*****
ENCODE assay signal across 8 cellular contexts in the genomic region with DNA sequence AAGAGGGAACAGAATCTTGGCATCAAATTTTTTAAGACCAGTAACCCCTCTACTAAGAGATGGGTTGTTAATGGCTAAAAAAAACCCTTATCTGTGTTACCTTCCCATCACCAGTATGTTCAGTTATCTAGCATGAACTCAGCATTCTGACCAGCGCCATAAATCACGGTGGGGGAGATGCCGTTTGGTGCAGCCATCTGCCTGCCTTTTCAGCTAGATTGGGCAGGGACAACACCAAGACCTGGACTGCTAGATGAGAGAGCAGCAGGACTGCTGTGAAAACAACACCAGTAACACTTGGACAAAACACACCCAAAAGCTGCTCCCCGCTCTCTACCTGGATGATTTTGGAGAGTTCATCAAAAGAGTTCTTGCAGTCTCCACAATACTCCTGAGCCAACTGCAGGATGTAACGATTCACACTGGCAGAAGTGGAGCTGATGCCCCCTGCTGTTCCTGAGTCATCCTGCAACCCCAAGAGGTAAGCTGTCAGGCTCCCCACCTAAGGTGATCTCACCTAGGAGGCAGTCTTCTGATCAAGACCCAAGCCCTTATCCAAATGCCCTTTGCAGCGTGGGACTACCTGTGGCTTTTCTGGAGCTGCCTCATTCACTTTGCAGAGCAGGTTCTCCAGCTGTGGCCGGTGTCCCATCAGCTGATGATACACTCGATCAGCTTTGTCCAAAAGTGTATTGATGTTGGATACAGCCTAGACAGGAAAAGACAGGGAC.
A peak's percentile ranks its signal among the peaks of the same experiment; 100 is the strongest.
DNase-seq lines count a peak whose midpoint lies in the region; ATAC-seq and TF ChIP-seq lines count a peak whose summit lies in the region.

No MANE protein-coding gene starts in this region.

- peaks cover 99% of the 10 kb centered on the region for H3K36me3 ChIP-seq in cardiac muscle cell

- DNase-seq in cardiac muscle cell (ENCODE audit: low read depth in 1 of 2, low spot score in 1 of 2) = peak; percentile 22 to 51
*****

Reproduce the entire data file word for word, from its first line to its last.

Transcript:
ENCODE assay signal across 8 cellular contexts in the genomic region with DNA sequence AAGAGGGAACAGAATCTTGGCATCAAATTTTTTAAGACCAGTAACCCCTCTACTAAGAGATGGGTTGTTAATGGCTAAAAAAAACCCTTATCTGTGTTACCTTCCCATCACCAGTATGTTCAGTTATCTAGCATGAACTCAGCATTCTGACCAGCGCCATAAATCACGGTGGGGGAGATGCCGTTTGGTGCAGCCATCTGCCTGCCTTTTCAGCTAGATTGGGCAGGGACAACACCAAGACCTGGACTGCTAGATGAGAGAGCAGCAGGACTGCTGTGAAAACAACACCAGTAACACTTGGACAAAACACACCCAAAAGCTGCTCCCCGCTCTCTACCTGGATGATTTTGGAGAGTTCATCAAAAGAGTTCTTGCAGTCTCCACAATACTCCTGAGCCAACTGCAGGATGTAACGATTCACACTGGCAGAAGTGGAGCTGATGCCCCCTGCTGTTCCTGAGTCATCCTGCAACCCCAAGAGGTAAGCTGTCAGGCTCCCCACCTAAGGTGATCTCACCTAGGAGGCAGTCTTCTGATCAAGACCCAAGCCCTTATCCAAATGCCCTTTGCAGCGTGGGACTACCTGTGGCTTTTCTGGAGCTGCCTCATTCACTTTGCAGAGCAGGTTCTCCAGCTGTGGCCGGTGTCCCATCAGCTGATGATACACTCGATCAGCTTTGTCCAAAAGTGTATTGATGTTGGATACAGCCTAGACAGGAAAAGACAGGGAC.
A peak's percentile ranks its signal among the peaks of the same experiment; 100 is the strongest.
DNase-seq lines count a peak whose midpoint lies in the region; ATAC-seq and TF ChIP-seq lines count a peak whose summit lies in the region.

No MANE protein-coding gene starts in this region.

- peaks cover 99% of the 10 kb centered on the region for H3K36me3 ChIP-seq in cardiac muscle cell

- DNase-seq in cardiac muscle cell (ENCODE audit: low read depth in 1 of 2, low spot score in 1 of 2) = peak; percentile 22 to 51